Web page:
top of page
  • evan8471

Choosing Jury Trial or Arbitration for Personal Injury


The first major choice that must be made regarding the filing of a personal injury lawsuit involves the type of trial you wish to have. You and your lawyer must determine whether to demand a jury trial, a trial before a judge without a jury, or a hearing of a more informal nature. The choice you make may determine how quickly your case is decided and the maximum amount of money you can receive to compensate you for your injuries.

If you and your lawyer select an informal hearing, many states provide an arbitration procedure as the forum for the resolution of your dispute. To illustrate, in Philadelphia Common Pleas Court arbitrations, your case is judged by a panel of three attorneys. These lawyers are chosen at random from a list of all qualified lawyers who practice in Philadelphia County. The Arbitration Center tries to assure that the arbitration panel has one plaintiff’s lawyer, one insurance defense lawyer, and one lawyer who does neither plaintiff’s nor defense work.

The average Philadelphia personal injury arbitration takes no more than two hours to complete. The lawyers submit medical reports to prove the extent of the injuries. The rules of evidence are greatly relaxed so that the case can be tried quickly and efficiently. The arbitrators reach their decision immediately upon the conclusion of the hearing. This decision is communicated to the lawyers within four days in most cases. Jury trials, on the other hand, can take weeks or longer. Doctors and other expert witnesses must actually testify, and strict adherence to the rules for admission of evidence is required. Trials before judges, also known as bench trials, take much less time than jury trials but considerably more than arbitrations.

The amount of money damages you can obtain in an arbitration hearing may be limited to a certain dollar amount. This will vary from state to state and county to county. Trials before juries or judges without juries have no such limitations. If you have suffered a serious injury due to someone else’s negligence and there is adequate insurance coverage, you will want either a jury trial or a trial before a judge.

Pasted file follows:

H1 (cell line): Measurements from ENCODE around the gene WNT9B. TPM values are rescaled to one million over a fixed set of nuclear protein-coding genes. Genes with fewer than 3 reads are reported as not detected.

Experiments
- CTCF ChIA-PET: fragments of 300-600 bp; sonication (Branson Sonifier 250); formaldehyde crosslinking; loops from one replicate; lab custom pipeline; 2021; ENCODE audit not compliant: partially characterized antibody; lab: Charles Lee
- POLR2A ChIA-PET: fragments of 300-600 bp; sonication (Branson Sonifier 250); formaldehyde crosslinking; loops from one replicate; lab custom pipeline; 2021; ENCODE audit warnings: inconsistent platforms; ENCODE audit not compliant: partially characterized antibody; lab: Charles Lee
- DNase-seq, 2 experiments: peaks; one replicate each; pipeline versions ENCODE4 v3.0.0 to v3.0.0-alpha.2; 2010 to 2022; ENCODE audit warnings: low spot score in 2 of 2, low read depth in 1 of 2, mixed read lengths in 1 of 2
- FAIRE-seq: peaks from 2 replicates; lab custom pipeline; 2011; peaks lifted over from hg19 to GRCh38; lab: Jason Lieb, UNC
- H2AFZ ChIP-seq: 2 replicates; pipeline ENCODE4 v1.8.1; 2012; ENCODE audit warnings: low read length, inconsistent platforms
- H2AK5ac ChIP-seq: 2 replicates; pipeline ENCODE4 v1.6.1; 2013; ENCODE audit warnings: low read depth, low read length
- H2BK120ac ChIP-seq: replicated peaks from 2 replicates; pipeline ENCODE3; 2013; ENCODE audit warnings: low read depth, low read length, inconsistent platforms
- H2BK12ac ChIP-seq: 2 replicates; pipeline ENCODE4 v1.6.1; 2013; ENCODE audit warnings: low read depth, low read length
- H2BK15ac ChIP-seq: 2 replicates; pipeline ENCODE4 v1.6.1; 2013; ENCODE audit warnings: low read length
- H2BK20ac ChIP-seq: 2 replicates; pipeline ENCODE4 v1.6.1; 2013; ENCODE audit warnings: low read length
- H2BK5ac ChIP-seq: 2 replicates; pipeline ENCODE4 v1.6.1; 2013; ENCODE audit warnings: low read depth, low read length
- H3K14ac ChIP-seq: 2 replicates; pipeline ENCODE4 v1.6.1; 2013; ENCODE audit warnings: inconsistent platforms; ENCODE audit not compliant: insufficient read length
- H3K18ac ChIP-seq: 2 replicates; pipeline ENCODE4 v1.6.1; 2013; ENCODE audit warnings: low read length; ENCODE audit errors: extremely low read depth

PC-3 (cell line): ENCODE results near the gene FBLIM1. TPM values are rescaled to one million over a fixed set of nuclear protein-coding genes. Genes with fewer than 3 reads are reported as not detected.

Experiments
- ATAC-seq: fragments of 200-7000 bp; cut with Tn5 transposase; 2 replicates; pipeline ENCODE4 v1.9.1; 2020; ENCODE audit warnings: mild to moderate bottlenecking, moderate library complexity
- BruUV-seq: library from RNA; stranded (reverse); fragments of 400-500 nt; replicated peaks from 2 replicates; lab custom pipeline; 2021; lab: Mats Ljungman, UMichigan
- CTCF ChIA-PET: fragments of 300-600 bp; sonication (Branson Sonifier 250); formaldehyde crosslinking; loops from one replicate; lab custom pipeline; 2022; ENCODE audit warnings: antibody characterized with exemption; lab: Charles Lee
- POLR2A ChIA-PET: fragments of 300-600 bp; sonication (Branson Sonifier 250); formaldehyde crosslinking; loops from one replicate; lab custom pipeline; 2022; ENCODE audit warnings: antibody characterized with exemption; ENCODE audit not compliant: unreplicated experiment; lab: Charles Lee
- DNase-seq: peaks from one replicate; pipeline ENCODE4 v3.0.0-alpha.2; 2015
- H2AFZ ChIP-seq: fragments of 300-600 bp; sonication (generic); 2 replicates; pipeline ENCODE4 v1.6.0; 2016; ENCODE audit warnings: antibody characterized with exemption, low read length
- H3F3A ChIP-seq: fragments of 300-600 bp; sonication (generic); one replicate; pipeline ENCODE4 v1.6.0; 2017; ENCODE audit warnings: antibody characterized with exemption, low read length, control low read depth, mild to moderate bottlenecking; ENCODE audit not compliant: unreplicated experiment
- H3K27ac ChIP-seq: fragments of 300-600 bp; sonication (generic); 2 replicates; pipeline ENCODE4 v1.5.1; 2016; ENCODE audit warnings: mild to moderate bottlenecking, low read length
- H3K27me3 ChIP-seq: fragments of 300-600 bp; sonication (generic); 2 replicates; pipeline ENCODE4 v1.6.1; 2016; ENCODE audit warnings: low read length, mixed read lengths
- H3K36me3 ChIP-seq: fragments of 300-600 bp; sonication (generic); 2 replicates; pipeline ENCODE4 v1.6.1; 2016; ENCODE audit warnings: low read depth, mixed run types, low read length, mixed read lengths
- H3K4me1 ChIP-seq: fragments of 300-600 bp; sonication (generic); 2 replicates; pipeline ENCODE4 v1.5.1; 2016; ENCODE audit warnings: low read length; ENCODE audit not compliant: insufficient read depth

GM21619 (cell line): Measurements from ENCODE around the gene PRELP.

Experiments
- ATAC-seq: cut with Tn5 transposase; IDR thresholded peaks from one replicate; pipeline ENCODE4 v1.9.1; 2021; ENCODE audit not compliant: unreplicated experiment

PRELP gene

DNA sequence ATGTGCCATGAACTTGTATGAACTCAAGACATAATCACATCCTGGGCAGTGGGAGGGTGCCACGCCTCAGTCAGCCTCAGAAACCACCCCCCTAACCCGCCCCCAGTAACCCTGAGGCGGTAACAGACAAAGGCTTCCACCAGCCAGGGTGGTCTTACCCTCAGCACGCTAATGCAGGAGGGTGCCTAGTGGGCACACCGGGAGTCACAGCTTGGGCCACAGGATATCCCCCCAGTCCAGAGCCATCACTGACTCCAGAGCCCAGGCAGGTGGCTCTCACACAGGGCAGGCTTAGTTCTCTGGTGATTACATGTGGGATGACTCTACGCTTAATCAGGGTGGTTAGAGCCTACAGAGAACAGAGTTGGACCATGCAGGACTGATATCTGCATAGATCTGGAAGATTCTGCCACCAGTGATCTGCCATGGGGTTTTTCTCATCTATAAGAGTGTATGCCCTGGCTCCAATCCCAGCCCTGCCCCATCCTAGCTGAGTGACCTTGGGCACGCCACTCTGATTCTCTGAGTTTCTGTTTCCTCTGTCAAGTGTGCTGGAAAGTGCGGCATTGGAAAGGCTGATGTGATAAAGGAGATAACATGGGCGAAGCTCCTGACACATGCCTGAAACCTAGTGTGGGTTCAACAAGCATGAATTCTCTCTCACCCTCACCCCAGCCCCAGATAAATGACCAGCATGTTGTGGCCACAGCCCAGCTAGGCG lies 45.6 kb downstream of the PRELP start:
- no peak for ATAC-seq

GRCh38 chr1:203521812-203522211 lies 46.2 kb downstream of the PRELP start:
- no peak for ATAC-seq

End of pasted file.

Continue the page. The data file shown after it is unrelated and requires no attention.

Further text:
These types of trials are considerably more expensive than arbitration hearings. You will probably also have a longer wait before your case comes to trial if you choose a jury trial over an arbitration. Again, in arbitrations you may be able to prove your pain and suffering through your testimony and your medical reports alone. The added expense in jury and judge trials comes from the expert witness fees charged by doctors and other expert witnesses. This, as you might imagine, can cost several thousand dollars. Thus, if your case is on the borderline, that is, if the arbitration limit is $50,000, and you think the case is worth somewhere between $40,000 and $50,000, you will undoubtedly elect to have your case filed as an arbitration.

If the case is clearly worth more than $50,000, it is probably worth the wait and the additional expense involved with a jury trial. Your lawyer may be able to work out an arrangement with your doctor so that you do not have to pay the doctor’s fee for his or her testimony until your case settles.

Recent Posts

See All

Suing Over COVID-19

Politicians debate granting legal immunity to businesses where COVID-19 spreads. In the absence of statutory immunity, a business is liable for damages it causes through its negligence. That is a very

Novel Virus Leads to Novel Tsunami of Litigation

Novel Virus Leads to Novel Tsunami of Litigation COVID-related losses have spawned a wave of litigation as consumers and injured parties seek compensation for their damages. Among the most frequent cl


What Clients Say

"Add a testimonial and showcase positive feedback from a happy client or customer."
bottom of page